How are you planning for your staff returning to work after lockdown?
After the Governments announcement on 10 May 2020 and further clarification on 11 May many company bosses will be looking to see how they can support their staff returning to work after lockdown. Whether staff have been working from home, laid-off or furloughed, senior leaders have decisions to make.
The good news is there is actually little change at this immediate time. Government Guidance is telling us to continue as normal if we can work from home. So the message is:
continue to work from home if you can.
Today the Chancellor announced the economy shrank by 2% in the first three months of the year. These figures show a contraction of 5.8% in March GDP (gross domestic product). This constitutes the biggest monthly fall on record. Steps are therefore being put in place to restart the economy with manufacturing and construction industries being encourage to return.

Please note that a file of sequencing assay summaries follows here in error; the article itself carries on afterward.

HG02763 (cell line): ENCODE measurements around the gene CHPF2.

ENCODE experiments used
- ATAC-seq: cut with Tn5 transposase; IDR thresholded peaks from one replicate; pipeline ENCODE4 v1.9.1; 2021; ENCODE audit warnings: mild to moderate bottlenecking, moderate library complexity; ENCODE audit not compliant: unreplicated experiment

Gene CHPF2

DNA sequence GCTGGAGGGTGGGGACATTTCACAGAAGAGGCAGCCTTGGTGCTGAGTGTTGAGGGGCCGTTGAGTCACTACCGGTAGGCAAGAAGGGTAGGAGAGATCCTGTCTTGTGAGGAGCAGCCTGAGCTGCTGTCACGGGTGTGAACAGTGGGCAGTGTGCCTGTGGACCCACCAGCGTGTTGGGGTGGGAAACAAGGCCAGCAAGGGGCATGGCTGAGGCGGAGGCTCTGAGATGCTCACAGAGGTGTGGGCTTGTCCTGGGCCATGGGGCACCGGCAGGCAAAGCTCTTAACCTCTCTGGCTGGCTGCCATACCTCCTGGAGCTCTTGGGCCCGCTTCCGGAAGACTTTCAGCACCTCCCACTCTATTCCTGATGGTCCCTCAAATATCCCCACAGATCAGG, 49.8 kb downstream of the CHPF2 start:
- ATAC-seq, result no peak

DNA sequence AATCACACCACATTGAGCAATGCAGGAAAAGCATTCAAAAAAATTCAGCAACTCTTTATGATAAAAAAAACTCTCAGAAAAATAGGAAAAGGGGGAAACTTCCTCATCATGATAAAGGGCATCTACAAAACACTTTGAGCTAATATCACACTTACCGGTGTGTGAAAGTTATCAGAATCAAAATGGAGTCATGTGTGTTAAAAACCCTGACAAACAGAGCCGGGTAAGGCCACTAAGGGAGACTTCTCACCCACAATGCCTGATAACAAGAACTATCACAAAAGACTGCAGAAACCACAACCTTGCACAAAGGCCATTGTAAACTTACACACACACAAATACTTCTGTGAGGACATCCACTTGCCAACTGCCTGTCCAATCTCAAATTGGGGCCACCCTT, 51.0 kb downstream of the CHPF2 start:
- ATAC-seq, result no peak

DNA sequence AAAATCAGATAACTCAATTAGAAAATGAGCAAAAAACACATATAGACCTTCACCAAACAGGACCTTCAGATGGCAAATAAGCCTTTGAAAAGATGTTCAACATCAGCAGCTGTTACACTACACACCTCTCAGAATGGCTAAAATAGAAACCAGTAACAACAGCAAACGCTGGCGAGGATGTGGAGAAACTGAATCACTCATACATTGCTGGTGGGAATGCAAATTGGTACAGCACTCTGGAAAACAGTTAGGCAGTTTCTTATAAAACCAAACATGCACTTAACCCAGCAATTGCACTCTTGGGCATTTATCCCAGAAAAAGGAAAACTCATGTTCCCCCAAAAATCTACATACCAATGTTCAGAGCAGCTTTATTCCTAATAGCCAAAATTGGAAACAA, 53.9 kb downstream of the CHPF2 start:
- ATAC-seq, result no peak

Recession brings with it lay-offs, short-time working and ultimately redundancies. Senior leaders in organisations that are struggling to recover after lockdown may have to reduce the workforce and are wondering how they can retain as many jobs as possible.
Returning to work after lockdown
We are still in a pandemic but some restrictions have been lifted.
So how do we address the employment issues this brings?
Return to work should be:
- planned; and
- staff should be able to get there safely. Government advice is not to travel on public transport.
The key people issues are:
- Health & Safety;
- Mental Health; and
- Diversity and Inclusion.
Health & Safety